Lisa Dowling (whom you all may remember from an earlier interview I did) is back to talk about raising money through indiegogo.com for a major upcoming project under the name of Kills to Kisses. This recording, titled Cloven Tongues, is not only going to be her first official album release, but it will also be issued on vinyl LP. Those of you that will support the fundraising campaign will get some rather interesting rewards such as downloads of the album, temporary tattoos, a haiku written especially for you, and a personalized mixtape.
You can click on the campaign link here or on the bottom.
CM: Can you please talk about this project?
Lisa: Kills 2 Kisses is a new stage moniker that I have adopted. The campaign was created formally to raise money for the making of the album, but it’s more of a musical adventure in the form of the trotting out of this character, so I have really spent a lot of time developing who this character is–The transformation into the persona has been a really fun process as well as designing the logo and setting up and posing for the photography. It took me the past couple of years to figure out what this character meant to me, and how my music morphed into different characters, and what would be suitable, but also ones that are very vulnerable and intimate, and ones that are a huge departure from who I really am.
CM: We’ve already seen you do several different things–The stand-up bass gigs with your ensembles as well as solo, and the L’il Miss Dolemite DJ shows with the turntables. Does this incorporate any of those other things, or is this a whole different direction?
Lisa: I think this embodies everything about who I am, all of the musical lives that I’ve led. This is a place to put all those things. I’ve been doing all of this other stuff for a while now, but I felt like it’s been so busy for me that it really needed a base of its own for it to come to life, and that’s the story of Kills 2 Kisses, the character, the woman, the musician, the collaborator.
Cloven Tongues is the actual title of the album, and it features Owen Weaver on percussion, Domenica Fossati on flutes, beatboxer Adam Matta will be on it, as well as my husband Equiano Mosieri, himself a classically-trained actor, musician and poet, is going to be performing a spoken word portion on a piece that I made. I have the fortunate task of working with these really amazing people, and not every song involves them–there are a few pieces where it’s just me solo.
My wonderful exposure to contemporary music though Robert Black and Bang On a Can allowed me to spend a lot of time experimenting, and that was an invaluable experience that led me to my songwriting, and it led me to explore my instrument as a percussive instrument, as a melody, as a harmony, as a bass (along with the use of a boss rc-300 loop station, line 6, and a voice play live effects box), and all the cool effects that I can do when I put them through a processor–That’s when it really comes to life. That allows me to get a freedom that acoustically I can’t have. I was classically trained in voice in high school, I had sung in choirs, I started writing songs, lyrically speaking, and I guess I could say my poetry is dark, romantic and quirky all at the same time–I don’t like to use specifically formal structures or textures, but sometimes it just happens. I just try to be as flexible as possible in the way I write music.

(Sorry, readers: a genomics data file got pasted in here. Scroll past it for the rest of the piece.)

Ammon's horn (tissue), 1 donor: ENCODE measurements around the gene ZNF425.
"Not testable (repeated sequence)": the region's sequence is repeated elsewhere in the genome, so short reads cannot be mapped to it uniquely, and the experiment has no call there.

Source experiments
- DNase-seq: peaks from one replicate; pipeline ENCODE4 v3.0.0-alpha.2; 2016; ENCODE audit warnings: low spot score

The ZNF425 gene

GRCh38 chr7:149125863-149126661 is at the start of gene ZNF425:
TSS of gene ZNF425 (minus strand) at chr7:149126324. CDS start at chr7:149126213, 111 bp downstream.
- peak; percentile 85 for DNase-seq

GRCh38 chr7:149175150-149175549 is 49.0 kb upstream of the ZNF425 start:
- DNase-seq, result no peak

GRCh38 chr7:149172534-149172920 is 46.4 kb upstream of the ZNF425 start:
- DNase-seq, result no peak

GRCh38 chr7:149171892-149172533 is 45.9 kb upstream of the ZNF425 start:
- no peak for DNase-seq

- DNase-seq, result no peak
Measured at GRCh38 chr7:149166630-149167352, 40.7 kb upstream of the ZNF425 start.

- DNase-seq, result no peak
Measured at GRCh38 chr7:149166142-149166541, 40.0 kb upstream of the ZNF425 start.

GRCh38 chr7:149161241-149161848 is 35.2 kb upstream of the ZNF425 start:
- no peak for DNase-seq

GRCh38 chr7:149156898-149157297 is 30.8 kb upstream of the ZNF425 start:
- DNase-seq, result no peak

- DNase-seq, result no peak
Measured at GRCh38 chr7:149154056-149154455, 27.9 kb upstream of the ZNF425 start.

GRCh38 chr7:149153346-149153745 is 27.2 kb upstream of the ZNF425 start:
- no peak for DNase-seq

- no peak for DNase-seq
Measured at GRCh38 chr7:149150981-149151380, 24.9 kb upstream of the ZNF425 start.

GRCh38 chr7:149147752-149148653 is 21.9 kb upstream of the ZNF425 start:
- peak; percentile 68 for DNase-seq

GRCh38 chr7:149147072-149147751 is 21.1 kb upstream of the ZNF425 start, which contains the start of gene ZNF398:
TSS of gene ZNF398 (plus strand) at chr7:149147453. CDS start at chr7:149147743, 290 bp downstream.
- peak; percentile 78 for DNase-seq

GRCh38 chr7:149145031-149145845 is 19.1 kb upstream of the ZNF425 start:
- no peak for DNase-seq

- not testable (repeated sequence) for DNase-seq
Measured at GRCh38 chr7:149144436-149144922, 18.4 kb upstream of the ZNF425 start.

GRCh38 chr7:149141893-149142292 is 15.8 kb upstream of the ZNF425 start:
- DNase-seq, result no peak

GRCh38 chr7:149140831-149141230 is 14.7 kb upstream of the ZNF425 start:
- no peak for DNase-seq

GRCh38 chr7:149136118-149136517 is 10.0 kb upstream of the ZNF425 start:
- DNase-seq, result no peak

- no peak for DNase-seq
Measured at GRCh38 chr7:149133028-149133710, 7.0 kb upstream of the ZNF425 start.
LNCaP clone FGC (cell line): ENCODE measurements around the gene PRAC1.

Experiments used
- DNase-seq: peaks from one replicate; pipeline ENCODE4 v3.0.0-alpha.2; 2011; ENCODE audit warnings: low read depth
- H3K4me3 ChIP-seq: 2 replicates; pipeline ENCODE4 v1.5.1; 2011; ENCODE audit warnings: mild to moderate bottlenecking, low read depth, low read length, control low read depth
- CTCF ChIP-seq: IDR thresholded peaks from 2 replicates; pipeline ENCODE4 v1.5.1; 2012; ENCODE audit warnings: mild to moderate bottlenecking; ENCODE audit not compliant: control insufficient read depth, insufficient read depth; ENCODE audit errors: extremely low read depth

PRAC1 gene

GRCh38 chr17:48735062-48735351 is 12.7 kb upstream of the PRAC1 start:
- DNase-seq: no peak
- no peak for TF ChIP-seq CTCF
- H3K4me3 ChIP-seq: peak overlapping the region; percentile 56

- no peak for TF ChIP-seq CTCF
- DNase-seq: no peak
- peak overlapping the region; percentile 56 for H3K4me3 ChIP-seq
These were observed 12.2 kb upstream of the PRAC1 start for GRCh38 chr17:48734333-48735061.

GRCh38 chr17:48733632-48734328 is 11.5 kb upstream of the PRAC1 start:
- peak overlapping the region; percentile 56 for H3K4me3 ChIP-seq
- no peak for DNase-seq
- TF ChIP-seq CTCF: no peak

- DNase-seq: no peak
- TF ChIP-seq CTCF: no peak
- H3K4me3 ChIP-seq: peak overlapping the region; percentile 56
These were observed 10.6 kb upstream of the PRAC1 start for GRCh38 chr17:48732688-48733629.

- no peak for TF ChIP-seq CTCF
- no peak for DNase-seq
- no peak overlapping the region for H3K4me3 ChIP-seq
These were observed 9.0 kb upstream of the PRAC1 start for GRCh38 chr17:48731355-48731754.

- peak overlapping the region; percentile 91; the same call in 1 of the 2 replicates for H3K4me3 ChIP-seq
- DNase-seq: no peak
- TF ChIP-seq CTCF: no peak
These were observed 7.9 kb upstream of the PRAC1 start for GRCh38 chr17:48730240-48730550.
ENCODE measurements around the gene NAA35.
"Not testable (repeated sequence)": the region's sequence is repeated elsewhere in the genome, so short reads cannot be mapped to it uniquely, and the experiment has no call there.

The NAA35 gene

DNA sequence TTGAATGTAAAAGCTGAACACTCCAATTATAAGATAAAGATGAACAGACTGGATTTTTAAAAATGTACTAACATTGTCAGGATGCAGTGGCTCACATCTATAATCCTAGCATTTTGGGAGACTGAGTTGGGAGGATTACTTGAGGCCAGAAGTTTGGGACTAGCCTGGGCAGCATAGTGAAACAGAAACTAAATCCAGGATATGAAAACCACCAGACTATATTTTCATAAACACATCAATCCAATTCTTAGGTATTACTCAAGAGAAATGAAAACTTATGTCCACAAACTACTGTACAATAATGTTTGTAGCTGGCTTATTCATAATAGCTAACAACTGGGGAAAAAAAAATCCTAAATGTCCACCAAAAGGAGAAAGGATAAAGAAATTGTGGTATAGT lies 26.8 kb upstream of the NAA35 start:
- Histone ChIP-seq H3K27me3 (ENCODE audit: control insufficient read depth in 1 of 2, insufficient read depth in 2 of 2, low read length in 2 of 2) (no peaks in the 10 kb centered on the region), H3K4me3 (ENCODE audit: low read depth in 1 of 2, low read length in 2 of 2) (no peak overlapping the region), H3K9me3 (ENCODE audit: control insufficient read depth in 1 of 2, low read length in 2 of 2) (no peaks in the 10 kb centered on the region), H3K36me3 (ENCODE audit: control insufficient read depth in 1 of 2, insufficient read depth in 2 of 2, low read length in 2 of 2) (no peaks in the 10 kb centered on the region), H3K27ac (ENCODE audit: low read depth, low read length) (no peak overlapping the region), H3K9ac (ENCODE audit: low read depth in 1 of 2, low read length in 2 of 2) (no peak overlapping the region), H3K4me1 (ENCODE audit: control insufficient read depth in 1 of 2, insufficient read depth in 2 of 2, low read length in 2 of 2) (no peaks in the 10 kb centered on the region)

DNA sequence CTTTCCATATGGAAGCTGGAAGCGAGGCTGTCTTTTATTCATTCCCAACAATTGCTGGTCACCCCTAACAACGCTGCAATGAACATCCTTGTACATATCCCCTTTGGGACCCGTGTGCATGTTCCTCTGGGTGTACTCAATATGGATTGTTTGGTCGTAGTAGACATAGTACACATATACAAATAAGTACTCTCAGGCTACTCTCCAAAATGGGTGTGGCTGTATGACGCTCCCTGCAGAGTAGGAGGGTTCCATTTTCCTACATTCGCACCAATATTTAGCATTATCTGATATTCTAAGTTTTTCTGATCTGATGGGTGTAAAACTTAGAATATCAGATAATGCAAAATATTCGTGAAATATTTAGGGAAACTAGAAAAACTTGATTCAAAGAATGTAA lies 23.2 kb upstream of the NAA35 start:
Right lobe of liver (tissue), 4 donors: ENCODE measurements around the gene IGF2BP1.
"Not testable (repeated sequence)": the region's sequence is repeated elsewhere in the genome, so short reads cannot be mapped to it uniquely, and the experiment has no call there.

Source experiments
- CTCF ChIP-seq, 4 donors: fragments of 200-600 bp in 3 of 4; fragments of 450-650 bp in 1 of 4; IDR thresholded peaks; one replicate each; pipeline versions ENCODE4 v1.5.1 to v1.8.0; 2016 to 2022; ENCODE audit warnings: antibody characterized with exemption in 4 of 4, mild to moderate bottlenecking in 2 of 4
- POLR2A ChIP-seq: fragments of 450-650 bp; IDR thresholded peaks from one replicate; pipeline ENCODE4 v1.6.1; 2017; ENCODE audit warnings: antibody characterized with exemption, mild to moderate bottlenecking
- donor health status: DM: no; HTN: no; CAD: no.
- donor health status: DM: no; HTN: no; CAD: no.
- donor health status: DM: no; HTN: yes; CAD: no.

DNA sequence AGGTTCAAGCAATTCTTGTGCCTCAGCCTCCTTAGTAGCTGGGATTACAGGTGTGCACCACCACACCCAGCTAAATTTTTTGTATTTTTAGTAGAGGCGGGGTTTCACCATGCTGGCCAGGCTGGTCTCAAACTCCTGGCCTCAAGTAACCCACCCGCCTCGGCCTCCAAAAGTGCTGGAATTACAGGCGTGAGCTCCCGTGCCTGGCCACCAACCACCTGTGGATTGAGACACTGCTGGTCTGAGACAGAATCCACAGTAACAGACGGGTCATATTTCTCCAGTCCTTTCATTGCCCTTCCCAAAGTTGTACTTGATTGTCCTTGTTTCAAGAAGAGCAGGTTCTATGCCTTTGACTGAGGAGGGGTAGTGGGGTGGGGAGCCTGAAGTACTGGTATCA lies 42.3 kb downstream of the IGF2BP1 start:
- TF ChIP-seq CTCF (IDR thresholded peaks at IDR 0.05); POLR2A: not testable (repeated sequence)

One of the things I really wanted to do was maintain the integrity of the live performance. This album won’t have a lot of post-production or produced effects that happen on the board. I wanted to be able to present this album in a way that you would hear me in a live setting. That was really important to me. Yes, there will be different textures and things that you won’t be able to hear me do live, which I felt led to the idea of making the album a separate piece of art, but I still wanted to maintain the live context.
CM: Are all the pieces written by you?
Lisa: No, actually, one of the pieces is written by Robert Honstein, who you know–I think you might remember that he and I worked on a piece for my bass quartet Heavy Hands. Since then, we decided to rework the quartet into a solo piece for voice, tape and bass, and I recorded some of it already, but there’s still work to be done on it. I felt that it was really important for that piece to have a home.
CM: The fundraising seems to be halfway there already.
Lisa: Yes! I have been overwhelmed by people’s generosity, and the new music community has been so supportive. All of that funding will go to recording, mixing, editing and mastering, and I have also decided to have the album pressed as a vinyl LP. As a DJ, it’s really important to me to have this music on a vinyl record, because when I thought about my music, it’s very cinematic and has a strong narrative–the connecting point to that was the physical experience of listening to a record–touching it, smelling it, putting the needle on the record.
CM: Those of us that grew up with records pretty much all know that feeling. Even with CDs we sort of still have that, though it’s not quite the same. But that factory smell of the vinyl is definitely something I miss too.
Lisa: Technically it’s more intense than just getting the music on Spotify, or letting yourself be a vessel for whatever comes on the radio at different times. And that’s why I’m raising money for the vinyl pressings. And I won’t be doing any CDs, just digital downloads, which eventually will be available through me at live appearances as well as on iTunes and Spotify. And the funds are also going to other expenses such as artwork, pr/promotion and musician fees.